A less crowded room


Animals often don’t notice us when we’re quiet
A colourful visitor takes a break from flying
The “Rusty Bucket”, left alone for nature to claim as her own

This was first written in 1994

It had been a strange week indeed, with so many things of a different nature spinning frantically around me as to make me dizzy and tired of the hectic way I was prone to live. Too often I allow myself to sink so low, so far down where I can’t see the light at the end of the tunnel; where life takes on an all too serious tone. In times such as these, I feel drawn towards a less crowded room, where things happen at their own pace; where I can simply sit and watch the world pass me by.

Being an angler can sometimes make dealing with the pressures of life easier, there being an instant escape from whatever it is that’s forcing itself upon you. But it is not always possible to fish whenever I like, and so I have to compromise in order to retain some semblance of sanity. I have, as a result, taken up football, which gets me out into the air and keeps me fit, but it is, alas, a competitive sport, and tends to bring the problems of the office out onto the pitch; a few misplaced kicks can be very gratifying as long as they’re given, and not taken.

I have also tried to walk more, but city car emissions do not agree with my lungs, and I don’t feel at ease just aimlessly walking around, ending up back where I came from. What is the point of that? So, I have maintained my sanity by looking at the water whenever I can, whether from a bridge over a river or canal, or by strolling past a pond, watching small fish go about their business as if they were a thousand miles from anywhere, oblivious to the human world that hustles about them.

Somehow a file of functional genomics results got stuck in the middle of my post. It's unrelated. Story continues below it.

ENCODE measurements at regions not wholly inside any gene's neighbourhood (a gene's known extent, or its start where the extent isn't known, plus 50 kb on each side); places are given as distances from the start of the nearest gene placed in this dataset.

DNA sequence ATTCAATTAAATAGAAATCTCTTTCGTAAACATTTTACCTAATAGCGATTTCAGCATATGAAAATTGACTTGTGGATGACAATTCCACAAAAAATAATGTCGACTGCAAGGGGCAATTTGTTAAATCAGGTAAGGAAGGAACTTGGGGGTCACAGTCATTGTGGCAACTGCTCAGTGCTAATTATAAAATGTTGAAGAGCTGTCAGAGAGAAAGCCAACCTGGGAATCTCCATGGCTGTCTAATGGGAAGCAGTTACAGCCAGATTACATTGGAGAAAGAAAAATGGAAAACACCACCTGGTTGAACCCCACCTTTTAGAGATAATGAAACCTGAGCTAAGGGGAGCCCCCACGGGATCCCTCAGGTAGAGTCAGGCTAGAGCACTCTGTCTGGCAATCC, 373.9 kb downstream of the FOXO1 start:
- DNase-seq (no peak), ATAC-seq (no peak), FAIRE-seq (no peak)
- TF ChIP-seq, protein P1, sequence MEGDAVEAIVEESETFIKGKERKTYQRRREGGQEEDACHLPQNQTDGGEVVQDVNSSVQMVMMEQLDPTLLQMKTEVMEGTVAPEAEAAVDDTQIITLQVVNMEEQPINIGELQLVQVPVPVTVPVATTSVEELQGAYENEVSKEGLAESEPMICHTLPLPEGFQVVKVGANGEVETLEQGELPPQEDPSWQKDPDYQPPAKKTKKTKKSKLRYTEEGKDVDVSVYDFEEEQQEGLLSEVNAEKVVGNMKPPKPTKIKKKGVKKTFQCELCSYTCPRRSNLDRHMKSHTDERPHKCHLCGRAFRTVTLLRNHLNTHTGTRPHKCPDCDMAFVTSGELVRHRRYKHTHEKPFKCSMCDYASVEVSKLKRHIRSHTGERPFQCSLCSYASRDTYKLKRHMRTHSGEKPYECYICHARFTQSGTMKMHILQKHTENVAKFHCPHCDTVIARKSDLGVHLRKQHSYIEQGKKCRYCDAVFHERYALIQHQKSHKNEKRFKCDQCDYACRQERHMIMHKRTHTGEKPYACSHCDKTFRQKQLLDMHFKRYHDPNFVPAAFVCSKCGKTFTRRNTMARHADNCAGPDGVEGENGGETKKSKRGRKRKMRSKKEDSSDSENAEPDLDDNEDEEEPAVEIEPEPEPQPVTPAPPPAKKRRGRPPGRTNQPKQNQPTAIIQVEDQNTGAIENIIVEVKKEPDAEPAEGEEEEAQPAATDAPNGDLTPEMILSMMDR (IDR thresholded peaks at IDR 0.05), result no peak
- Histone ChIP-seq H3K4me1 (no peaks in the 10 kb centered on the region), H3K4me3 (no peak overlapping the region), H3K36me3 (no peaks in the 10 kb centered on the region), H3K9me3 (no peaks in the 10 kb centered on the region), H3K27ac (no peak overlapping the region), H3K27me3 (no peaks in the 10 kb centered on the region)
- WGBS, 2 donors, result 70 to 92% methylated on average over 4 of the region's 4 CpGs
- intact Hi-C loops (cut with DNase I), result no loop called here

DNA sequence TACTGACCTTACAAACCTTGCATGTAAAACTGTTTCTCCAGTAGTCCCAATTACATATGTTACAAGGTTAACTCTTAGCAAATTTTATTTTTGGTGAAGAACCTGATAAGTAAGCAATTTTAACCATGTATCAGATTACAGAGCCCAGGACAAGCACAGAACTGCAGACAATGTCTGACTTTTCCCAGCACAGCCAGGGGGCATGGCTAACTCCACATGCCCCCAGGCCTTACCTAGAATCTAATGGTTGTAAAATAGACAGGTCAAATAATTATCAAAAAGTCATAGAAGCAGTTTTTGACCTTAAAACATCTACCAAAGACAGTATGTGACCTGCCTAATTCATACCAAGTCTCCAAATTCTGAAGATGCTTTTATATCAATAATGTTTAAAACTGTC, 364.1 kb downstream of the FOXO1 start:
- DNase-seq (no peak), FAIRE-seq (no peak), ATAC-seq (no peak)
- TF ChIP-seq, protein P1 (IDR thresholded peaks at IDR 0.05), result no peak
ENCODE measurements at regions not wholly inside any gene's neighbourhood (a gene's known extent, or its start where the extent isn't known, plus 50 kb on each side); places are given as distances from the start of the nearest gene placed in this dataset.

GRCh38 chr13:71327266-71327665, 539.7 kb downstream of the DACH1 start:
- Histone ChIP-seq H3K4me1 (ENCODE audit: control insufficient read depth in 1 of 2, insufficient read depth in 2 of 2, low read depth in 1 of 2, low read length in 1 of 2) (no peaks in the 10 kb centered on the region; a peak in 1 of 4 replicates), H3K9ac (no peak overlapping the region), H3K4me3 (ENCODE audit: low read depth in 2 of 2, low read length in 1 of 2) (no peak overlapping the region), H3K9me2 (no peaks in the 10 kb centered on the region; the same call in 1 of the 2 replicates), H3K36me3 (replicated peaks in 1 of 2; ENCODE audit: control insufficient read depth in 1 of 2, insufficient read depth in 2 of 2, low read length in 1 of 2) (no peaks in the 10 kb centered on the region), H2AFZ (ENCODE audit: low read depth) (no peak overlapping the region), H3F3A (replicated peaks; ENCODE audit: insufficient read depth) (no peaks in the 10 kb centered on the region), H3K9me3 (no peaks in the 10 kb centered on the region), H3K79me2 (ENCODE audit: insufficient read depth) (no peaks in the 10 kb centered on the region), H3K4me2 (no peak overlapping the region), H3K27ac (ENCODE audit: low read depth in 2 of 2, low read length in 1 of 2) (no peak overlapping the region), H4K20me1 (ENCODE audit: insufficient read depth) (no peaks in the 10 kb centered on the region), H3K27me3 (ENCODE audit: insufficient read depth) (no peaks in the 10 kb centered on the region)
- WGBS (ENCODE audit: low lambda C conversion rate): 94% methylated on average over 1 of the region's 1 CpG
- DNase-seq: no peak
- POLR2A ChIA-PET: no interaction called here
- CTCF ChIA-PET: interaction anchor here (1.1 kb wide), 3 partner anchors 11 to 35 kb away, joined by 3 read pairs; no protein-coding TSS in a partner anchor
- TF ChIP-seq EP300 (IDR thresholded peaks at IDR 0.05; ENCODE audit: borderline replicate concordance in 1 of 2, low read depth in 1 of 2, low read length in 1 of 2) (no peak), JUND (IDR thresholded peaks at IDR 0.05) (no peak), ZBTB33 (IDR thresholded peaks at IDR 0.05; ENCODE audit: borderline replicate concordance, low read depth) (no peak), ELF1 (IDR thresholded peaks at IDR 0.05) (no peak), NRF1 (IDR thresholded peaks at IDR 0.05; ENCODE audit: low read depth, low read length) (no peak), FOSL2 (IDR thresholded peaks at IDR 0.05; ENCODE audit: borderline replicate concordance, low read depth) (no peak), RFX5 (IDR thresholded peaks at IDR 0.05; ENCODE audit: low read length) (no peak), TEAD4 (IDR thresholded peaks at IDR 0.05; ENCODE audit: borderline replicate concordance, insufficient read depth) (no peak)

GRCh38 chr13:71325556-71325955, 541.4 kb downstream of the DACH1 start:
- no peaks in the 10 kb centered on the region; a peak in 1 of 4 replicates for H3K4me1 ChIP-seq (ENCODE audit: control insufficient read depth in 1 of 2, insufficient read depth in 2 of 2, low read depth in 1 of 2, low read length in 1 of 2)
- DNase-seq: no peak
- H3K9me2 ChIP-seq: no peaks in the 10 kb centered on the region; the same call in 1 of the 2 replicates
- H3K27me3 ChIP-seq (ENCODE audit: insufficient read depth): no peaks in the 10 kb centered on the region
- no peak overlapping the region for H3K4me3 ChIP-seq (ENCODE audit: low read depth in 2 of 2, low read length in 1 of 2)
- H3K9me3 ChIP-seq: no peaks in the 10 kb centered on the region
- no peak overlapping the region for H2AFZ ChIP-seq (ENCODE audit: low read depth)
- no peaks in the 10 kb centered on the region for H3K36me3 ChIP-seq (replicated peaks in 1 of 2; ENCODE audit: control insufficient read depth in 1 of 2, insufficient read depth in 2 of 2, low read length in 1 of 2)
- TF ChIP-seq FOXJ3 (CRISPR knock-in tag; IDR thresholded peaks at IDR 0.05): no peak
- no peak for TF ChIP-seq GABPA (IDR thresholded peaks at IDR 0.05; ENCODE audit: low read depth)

I have begun to appreciate how diverse and precious the natural world is. I was, like everyone, shocked when the probable callousness of business mismanagement led to the pollution of a south Dublin river, yet it finally showed the ignorant city how alive it actually was, by revealing to our eyes its dead. Nearby, despite the grappling claws of society, in the middle of our capital city, two canals wind their way out into the countryside, passing over all manner of urban situation while remaining full to the brim with freshwater life.

In my local park in Ranelagh, there is a small, shallow pond in which lives eight single-figure carp. During the summer I often go there just to watch them swim around. Occasionally I throw them pieces of bread, and imagine—as a great mouth sucks the crusts from the surface in a delicate swirl of water—that my hook is embedded somewhere in the middle. They fascinate me, hanging around in twos or threes as they do; I often wonder why the loner swims on his own, perhaps the result of some domestic altercation with his spouse? Yet these moments of happiness (for me) are still fleeting, and eventually I must go to the countryside where natural things are surely at their finest.

I like to take my fishing very seriously, planning everything down to the last detail and hoping in the process to catch some fish. Yet occasionally, for reasons unknown, the fish just don’t bite, and so I am consigned to hours of fruitless labour. But during these times I have earned some of my fondest angling memories, as I find myself lapsing into a state of closeness with the environment around me. I have sat there, on the banks of the canal, watching my float and wondering why on earth it has not dipped or slid under the surface in the past hour or so, when suddenly my eyes catch something moving at my feet, and a field mouse makes its way across my shoes. Once, when I was sure there wasn’t a fish within a mile of me, the biggest tench I had ever seen cruised from the depths to browse for offerings beneath my feet.